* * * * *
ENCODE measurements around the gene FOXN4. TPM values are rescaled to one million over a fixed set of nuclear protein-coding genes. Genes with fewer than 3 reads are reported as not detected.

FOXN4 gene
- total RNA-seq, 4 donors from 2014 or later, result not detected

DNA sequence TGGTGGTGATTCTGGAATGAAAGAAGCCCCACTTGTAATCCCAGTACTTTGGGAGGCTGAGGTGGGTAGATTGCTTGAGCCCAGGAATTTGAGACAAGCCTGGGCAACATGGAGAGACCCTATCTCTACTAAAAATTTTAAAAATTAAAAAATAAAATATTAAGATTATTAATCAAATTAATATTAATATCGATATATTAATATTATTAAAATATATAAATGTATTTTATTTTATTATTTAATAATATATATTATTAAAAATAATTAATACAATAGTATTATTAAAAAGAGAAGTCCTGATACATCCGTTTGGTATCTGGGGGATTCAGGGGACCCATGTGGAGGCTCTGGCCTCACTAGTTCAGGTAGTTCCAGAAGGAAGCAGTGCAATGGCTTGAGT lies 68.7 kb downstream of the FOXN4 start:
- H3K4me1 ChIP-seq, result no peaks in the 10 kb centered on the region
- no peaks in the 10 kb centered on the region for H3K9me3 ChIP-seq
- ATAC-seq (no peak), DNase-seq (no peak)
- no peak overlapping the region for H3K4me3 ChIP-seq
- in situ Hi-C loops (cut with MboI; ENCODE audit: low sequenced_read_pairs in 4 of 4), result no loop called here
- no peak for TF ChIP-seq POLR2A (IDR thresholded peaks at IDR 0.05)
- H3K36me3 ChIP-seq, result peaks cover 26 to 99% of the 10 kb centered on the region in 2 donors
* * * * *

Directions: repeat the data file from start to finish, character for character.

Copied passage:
ENCODE measurements around the gene FOXN4. TPM values are rescaled to one million over a fixed set of nuclear protein-coding genes. Genes with fewer than 3 reads are reported as not detected.

FOXN4 gene
- total RNA-seq, 4 donors from 2014 or later, result not detected

DNA sequence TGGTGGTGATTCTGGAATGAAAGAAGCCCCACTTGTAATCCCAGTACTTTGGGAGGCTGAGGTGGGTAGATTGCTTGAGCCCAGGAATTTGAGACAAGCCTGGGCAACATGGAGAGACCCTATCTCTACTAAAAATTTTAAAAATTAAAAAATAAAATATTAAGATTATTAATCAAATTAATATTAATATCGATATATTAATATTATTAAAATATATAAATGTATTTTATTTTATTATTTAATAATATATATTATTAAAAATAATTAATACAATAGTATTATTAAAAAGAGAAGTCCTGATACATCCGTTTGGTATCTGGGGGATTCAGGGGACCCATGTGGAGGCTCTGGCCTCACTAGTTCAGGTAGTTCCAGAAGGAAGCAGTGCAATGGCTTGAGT lies 68.7 kb downstream of the FOXN4 start:
- H3K4me1 ChIP-seq, result no peaks in the 10 kb centered on the region
- no peaks in the 10 kb centered on the region for H3K9me3 ChIP-seq
- ATAC-seq (no peak), DNase-seq (no peak)
- no peak overlapping the region for H3K4me3 ChIP-seq
- in situ Hi-C loops (cut with MboI; ENCODE audit: low sequenced_read_pairs in 4 of 4), result no loop called here
- no peak for TF ChIP-seq POLR2A (IDR thresholded peaks at IDR 0.05)
- H3K36me3 ChIP-seq, result peaks cover 26 to 99% of the 10 kb centered on the region in 2 donors